- Bulk – Their larger size is better for visibility and working with thick fabrics. However, the downsides are that they are bulky and make your project heavier, they also require more storage area.
- Durability – Some people have trouble with the plastic pieces of their clips breaking or clips lose their tension and don’t hold fabric anymore. I have personally never had that problem, but I have definitely had pins bend and rust.
- Can’t Sew Or Iron Over Them – Because they’re plastic and bulky, you can’t sew right over clips or iron them without damaging your iron, fabric or your sewing machine.
- Limited Area Where You Can Use Them – Sewing clips are designed for use along hems and fabric edges. You can’t place them in the center of your project like you can with pins.
- Add Weight To Fabric – When you’re working with lightweight and delicate fabrics, clips can add unwanted weight and make maneuvering fabric difficult.
- Cost – Although sewing clips aren’t expensive, they cost more compared to sewing pins.
How To Use Sewing Clips
They’re very easy to use! Once you have your fabrics lined up, push down on the big end of the clip to open it up. Place the open mouth where you want it and release the pressure to clamp down on the fabric.
To remove the clip, simply push down to open the clip, then pull it off of and away from the fabric.
When To Use Sewing Clips vs Pins
It’s good to have both pins and sewing clips in your sewing supply box. I use the clips for projects that use thick fabric, multiple layers, or fabric that’s slippery or will show holes.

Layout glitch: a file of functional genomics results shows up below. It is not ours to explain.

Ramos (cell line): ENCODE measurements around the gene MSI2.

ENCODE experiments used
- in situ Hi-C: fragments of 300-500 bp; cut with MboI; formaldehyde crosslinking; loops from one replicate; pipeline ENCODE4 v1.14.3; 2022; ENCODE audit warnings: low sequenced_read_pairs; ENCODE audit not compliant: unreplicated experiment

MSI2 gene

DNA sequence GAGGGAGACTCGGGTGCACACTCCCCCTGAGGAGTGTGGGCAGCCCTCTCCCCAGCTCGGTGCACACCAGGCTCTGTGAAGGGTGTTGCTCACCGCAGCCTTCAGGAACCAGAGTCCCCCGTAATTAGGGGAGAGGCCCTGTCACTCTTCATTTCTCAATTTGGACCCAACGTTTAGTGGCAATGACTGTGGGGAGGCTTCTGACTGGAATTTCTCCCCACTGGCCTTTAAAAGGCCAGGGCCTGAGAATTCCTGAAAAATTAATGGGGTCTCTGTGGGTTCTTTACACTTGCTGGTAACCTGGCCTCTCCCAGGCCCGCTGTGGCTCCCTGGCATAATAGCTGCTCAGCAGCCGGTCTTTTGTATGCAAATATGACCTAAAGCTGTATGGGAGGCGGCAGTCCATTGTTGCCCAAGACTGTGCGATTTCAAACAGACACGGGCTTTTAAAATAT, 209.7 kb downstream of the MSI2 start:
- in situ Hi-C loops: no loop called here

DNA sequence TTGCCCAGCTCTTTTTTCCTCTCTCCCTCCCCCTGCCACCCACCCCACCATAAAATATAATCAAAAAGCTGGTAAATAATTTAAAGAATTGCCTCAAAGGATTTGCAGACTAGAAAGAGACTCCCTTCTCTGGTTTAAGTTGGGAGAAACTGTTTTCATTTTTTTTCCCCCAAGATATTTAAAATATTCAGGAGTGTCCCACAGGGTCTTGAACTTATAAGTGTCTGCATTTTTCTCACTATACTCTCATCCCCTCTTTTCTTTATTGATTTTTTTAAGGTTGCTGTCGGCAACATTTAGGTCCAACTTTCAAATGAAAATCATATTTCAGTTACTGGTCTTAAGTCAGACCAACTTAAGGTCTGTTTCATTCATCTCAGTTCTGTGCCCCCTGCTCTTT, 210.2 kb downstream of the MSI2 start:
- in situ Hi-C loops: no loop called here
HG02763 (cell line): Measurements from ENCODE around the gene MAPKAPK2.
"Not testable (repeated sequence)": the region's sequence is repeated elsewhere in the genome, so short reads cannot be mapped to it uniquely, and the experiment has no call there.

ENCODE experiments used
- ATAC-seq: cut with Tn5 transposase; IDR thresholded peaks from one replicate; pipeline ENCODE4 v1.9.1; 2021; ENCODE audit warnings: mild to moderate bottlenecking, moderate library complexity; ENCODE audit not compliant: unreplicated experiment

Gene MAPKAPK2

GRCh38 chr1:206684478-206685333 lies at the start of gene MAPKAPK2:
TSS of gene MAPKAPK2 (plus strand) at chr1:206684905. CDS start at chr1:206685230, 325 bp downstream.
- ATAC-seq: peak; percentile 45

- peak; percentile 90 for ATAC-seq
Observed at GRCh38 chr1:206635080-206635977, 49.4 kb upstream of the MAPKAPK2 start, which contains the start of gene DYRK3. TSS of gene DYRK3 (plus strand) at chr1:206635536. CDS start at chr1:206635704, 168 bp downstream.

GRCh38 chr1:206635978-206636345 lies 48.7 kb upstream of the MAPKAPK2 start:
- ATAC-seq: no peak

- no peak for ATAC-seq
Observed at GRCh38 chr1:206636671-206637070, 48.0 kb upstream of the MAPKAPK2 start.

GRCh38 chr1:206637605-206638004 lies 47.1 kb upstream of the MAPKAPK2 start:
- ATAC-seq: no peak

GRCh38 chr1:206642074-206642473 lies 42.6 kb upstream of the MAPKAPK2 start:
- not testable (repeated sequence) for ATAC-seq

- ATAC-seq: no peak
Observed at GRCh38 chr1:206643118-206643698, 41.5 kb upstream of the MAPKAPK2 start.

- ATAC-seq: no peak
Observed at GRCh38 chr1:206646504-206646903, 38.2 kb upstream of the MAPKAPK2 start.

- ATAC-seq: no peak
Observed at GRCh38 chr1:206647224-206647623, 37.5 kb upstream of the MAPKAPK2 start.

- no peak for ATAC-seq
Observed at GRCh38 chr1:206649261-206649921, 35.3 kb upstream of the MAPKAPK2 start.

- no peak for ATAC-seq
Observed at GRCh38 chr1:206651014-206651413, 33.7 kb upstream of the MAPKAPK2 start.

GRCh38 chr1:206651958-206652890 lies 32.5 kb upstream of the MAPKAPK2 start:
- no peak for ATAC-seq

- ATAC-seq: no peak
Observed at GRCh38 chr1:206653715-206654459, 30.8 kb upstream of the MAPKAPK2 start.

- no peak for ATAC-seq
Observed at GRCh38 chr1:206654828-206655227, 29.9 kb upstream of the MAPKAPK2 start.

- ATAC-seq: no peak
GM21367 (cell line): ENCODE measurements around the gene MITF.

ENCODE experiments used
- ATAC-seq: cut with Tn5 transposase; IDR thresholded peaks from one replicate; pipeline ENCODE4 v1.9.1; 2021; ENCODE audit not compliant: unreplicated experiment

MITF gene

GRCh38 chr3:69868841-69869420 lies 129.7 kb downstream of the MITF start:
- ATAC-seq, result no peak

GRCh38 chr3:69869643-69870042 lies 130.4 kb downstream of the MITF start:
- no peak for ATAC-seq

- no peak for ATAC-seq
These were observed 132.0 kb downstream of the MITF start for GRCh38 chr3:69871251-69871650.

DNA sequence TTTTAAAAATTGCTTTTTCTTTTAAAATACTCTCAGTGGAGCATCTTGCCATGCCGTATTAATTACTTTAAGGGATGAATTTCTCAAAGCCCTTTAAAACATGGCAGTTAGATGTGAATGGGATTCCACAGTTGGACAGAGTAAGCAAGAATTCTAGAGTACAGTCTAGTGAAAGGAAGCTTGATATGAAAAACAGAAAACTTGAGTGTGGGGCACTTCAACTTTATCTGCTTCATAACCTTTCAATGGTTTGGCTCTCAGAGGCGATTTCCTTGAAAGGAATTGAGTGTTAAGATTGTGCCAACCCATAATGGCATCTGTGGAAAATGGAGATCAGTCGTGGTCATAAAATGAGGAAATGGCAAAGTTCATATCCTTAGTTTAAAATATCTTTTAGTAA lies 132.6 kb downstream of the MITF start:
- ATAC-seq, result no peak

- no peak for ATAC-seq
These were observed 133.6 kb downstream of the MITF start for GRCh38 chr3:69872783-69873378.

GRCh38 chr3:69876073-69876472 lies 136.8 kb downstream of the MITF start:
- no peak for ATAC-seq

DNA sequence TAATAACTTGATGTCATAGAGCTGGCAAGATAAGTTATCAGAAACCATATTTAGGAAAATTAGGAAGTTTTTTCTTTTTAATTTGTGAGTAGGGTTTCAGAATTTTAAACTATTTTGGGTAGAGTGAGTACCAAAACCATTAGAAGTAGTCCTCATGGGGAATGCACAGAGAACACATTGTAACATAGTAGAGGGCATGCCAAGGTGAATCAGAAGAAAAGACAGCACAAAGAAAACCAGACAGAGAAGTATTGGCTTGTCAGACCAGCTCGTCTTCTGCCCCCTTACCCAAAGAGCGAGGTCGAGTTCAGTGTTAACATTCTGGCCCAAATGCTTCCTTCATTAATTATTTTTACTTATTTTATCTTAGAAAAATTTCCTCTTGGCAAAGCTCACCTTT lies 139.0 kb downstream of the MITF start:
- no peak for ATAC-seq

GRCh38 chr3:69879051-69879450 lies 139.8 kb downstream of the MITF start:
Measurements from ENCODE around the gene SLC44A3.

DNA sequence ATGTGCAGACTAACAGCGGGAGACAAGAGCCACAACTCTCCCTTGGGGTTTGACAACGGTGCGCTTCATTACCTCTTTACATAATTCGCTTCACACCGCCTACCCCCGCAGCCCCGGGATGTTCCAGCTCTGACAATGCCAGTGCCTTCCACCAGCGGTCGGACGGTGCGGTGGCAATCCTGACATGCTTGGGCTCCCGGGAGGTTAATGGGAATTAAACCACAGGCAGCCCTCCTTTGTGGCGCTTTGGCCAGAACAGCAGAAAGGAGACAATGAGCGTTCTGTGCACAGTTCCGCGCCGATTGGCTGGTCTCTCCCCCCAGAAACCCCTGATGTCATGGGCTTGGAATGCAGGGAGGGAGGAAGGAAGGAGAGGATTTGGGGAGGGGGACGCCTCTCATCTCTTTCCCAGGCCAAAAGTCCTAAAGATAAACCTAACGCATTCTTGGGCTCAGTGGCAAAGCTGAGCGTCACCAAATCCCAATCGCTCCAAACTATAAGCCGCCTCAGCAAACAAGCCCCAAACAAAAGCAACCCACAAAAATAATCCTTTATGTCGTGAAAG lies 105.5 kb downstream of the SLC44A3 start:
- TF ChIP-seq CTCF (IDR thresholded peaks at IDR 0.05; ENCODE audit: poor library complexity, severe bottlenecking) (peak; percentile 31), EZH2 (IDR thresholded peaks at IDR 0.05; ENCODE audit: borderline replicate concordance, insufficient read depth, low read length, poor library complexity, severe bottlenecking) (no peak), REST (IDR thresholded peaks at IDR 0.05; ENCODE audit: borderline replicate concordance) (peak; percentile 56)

However, I still prefer using pins when aligning darts, basting the center of a project, or working with elastic.
Below is an image from my tutorial How to sew darts.
And in this image, you can see me using pins in the center of the project where sewing clips can’t be used at all. Here I am making a flutter sleeve for my summer dress and I needed pins for holding pleats.
Where To Buy Sewing Clips
You’ll need to look for them at your local fabric store or online. You can find sewing clips anywhere you can purchase sewing pins. Check JoAnn Fabrics, Amazon – there are plenty of places where you will be able to get what is needed.
Note: Some of the links on this page are affiliate links. This means I will receive a commission if you order a product through one of my links. I only recommend products I believe in and use myself.
Best Sewing Clips To Use In 2022
I recommend looking for a reputable brand that makes durable, strong clips that hold fabric tightly. Here are a few reliable options:
Clover Wonder Clips
This is THE brand name when it comes to sewing clips, which means they are more expensive than other sewing clip brands and much more expensive (per piece) than sewing pins.
The Clover wonder clips I bought did come with a handy wrist cushion, which I found very useful (similar to a wrist cushion for pins).
MumCraft Multipurpose Sewing Clips
I bought both Clover and these MumCraft clips and carefully inspected them for differences. They are practically identical, as you can see in the picture, but the MumCraft clips were much cheaper. On the Clover Wonder clips, it’s written JAPAN. I didn’t notice any difference in their ability to hold fabric.
MumCraft sewing clips come in a cute tin box and there are 100 of them!
Taylor Seville Magic Clip Sewing and Quilting Clips